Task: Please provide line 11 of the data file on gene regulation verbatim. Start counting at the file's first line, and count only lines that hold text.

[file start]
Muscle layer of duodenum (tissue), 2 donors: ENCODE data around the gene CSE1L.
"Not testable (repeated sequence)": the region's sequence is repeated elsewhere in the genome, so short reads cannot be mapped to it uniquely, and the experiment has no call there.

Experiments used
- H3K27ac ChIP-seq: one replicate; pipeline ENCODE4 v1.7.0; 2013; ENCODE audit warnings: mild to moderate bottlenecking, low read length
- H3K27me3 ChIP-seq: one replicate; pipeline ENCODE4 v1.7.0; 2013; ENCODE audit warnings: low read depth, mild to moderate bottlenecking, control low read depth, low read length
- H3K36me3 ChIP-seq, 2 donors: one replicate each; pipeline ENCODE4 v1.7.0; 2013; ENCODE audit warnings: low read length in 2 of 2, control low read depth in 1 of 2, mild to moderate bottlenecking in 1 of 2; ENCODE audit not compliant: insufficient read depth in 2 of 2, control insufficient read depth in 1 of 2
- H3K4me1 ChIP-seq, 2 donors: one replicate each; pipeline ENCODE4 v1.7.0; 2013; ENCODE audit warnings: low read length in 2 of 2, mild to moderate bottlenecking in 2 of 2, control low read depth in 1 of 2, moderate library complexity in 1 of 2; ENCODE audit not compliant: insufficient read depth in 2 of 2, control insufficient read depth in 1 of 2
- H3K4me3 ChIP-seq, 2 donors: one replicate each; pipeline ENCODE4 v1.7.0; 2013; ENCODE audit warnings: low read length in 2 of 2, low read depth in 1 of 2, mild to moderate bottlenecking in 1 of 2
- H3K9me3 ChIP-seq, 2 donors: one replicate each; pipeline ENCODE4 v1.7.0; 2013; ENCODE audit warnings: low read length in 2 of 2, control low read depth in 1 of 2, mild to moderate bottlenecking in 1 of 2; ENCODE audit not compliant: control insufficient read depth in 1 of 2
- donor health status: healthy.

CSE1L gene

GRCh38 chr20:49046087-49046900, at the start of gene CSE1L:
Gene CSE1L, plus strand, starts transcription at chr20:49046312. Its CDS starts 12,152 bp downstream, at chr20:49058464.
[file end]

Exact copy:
CSE1L gene